Unfortunately, time hadn’t been kind to either of the Mercedes, and Garry feared the overall condition of the cars had deteriorated even further. The Gullwing was housed in an old shipping container that had been left sitting in a paddock on the outskirts of Te Kuiti, while the roadster had been left to rest 10 kilometres away in an abandoned old farm shed.
The Gullwing’s ongoing deterioration had been expedited due to dampness within the container, while the farm shed was open to the elements. As well, Garry discovered 300SL parts scattered quite literally everywhere — roadster parts were thrown in with the Gullwing, Gullwing parts were with the roadster, and the roadster engine was in the Gullwing. Parts for both cars were discovered in other old cars on the owner’s properties — with Garry being fortunate enough to uncover an injection pump and inlet manifold in the boot of one of these old cars. A camshaft and injectors were lying rusting away on the mud floor of the shed alongside the roadster and, when turned over, water drained from the missing cover bolts in a gearbox that had been lying open to the weather. For an avid Mercedes-Benz enthusiast, the entire scene was akin to something out of his worst nightmares.
However, with the rarity of the alloy-bodied coupé not open to question, Garry forged ahead with the purchase, and, once he’d viewed all the relevant paperwork and documentation pertaining to each vehicle, bills of sale were duly signed and the cheque exchanged.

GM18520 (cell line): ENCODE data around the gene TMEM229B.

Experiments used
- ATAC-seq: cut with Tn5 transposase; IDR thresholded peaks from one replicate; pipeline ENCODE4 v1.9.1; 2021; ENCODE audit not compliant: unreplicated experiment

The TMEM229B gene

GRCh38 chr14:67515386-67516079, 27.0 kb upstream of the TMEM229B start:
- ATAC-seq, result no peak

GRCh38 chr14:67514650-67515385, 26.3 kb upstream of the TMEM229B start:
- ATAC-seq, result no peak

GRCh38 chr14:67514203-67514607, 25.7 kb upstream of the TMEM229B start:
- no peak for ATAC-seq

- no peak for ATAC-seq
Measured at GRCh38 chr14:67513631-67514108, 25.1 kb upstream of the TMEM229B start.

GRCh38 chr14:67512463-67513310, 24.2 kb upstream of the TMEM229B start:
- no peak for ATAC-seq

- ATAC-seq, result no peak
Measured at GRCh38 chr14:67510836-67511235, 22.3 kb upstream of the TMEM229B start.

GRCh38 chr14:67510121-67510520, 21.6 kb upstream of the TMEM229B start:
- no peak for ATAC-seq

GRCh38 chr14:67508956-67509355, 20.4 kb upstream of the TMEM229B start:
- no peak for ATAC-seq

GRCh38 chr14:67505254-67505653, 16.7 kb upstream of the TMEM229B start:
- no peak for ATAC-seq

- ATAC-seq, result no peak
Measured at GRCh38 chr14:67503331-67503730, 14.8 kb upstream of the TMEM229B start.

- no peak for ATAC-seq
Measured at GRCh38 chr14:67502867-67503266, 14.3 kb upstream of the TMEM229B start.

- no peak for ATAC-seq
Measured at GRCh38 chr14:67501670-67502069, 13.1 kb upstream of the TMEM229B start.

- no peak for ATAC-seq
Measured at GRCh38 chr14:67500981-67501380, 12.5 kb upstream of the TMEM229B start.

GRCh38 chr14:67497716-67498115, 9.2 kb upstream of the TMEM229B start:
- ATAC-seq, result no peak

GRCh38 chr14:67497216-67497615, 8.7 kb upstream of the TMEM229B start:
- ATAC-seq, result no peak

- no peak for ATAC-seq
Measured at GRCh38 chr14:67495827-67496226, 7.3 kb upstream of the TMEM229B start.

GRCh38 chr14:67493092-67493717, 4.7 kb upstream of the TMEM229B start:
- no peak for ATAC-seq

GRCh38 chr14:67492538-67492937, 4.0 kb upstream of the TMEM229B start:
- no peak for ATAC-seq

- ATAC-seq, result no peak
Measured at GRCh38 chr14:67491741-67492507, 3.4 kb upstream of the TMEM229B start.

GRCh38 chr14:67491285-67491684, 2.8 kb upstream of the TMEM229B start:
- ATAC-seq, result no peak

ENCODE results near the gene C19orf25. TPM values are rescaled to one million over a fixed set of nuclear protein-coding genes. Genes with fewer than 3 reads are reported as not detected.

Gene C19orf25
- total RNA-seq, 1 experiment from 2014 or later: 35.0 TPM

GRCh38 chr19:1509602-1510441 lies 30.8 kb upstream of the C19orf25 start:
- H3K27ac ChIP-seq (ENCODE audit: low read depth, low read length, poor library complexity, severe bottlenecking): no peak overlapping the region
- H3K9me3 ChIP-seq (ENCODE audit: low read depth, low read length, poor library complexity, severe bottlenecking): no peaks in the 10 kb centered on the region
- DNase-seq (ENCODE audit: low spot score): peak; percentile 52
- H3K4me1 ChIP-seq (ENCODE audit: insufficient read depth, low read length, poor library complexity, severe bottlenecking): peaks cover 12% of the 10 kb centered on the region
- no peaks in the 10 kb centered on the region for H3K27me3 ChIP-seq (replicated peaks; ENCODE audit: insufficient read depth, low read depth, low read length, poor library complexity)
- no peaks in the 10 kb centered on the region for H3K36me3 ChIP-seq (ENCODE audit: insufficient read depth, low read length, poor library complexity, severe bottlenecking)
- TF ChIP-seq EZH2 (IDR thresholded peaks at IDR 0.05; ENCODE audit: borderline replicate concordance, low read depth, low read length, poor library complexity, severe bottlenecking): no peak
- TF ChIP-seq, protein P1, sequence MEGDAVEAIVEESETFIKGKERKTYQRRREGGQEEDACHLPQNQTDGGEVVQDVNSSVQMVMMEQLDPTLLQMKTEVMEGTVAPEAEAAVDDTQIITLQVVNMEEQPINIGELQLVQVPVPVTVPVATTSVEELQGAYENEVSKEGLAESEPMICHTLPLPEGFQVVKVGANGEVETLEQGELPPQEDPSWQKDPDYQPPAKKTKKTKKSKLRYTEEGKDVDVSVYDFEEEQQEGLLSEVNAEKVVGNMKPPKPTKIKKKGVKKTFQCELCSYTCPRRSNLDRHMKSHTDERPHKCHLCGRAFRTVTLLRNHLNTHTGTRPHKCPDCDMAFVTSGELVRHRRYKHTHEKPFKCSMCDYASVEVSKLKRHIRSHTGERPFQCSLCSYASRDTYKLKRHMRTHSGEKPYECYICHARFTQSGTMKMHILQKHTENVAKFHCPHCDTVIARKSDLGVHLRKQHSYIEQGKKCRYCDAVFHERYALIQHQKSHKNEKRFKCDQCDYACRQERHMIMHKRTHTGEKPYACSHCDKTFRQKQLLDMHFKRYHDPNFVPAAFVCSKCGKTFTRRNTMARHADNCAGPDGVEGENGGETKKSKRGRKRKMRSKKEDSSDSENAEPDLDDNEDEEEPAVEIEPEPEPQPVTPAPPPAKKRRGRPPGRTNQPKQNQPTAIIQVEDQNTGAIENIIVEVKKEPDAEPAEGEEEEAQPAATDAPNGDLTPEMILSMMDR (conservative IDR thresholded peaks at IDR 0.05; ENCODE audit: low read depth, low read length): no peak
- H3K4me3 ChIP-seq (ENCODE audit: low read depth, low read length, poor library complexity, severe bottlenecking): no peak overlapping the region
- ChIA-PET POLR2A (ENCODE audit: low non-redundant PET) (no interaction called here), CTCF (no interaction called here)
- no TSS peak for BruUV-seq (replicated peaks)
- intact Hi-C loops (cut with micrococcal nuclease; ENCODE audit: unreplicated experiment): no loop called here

Unfortunately for Garry, the owner’s next request was terse: the cars had to be gone from his property by Sunday, giving Garry just three days to make all the necessary arrangements. After a few phone calls to round up a few friends, including good friend Ken Williams (who turned up with his six-wheel 5.5-litre V8 G-Wagen race-car transporter, this proving invaluable for negotiating the wet and muddy conditions at the cars’ locations). By 3pm on the Saturday, they had rescued the cars and as many of the parts as they could find. At that point, Garry realized just how much had gone missing over the 25 years that these cars had spent being moved from one bad situation to another.
By late Saturday evening, the roadster was safely with Garry’s restorer, Lloyd Marx in Hamilton, to be used as a reference for the final assembly of Garry’s 1957 roadster, while the Gullwing was at last in safe and dry storage within his own garage in Auckland.